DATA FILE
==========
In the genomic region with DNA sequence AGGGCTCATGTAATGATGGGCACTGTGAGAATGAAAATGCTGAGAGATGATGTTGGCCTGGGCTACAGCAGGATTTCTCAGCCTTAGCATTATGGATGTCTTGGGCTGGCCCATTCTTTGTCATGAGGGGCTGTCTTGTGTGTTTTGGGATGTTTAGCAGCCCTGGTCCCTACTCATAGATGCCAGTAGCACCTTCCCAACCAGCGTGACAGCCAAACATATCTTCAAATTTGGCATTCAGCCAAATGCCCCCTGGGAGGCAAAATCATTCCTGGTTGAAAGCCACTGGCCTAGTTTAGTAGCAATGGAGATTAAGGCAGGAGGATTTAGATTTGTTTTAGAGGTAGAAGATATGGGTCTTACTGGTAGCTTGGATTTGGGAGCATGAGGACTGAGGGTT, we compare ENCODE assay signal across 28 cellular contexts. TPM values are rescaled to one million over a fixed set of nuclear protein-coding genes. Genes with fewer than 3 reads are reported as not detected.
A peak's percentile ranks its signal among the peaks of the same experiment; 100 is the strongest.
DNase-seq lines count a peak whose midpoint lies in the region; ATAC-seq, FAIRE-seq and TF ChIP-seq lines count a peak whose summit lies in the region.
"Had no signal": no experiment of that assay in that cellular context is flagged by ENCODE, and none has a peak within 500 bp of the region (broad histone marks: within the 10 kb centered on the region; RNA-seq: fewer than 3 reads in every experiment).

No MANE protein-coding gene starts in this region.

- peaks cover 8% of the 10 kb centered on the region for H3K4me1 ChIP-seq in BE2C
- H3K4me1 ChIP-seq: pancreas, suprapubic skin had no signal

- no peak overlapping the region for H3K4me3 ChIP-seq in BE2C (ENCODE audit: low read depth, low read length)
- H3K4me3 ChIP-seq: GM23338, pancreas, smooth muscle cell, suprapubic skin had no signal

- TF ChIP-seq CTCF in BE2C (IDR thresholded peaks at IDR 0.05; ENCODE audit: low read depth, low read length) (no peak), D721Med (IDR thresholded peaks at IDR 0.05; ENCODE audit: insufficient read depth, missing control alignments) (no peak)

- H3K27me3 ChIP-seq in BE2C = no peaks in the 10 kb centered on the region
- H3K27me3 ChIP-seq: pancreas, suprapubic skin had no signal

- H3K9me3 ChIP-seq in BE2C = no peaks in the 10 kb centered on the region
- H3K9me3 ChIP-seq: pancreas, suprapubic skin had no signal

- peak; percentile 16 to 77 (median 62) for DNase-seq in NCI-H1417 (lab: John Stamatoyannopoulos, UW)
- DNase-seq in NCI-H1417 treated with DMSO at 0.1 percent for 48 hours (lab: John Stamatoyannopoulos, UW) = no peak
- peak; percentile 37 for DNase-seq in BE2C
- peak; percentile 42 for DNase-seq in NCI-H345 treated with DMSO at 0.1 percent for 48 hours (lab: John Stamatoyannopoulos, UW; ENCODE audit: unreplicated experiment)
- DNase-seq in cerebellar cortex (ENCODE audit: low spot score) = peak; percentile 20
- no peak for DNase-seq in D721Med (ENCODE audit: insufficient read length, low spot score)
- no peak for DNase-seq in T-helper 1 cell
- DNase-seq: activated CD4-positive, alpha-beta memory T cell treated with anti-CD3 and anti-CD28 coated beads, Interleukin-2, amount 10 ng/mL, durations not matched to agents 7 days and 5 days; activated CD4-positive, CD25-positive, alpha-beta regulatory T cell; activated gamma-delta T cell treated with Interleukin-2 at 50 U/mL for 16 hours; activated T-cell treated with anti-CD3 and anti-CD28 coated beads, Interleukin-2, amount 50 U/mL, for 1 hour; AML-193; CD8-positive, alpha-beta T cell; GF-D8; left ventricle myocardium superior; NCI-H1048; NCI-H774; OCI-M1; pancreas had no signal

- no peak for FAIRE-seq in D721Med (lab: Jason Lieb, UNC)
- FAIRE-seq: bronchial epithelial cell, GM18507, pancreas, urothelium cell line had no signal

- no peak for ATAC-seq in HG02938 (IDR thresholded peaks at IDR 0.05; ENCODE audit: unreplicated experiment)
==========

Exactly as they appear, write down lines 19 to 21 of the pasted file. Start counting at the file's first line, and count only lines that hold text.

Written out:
- DNase-seq in cerebellar cortex (ENCODE audit: low spot score) = peak; percentile 20
- no peak for DNase-seq in D721Med (ENCODE audit: insufficient read length, low spot score)
- no peak for DNase-seq in T-helper 1 cell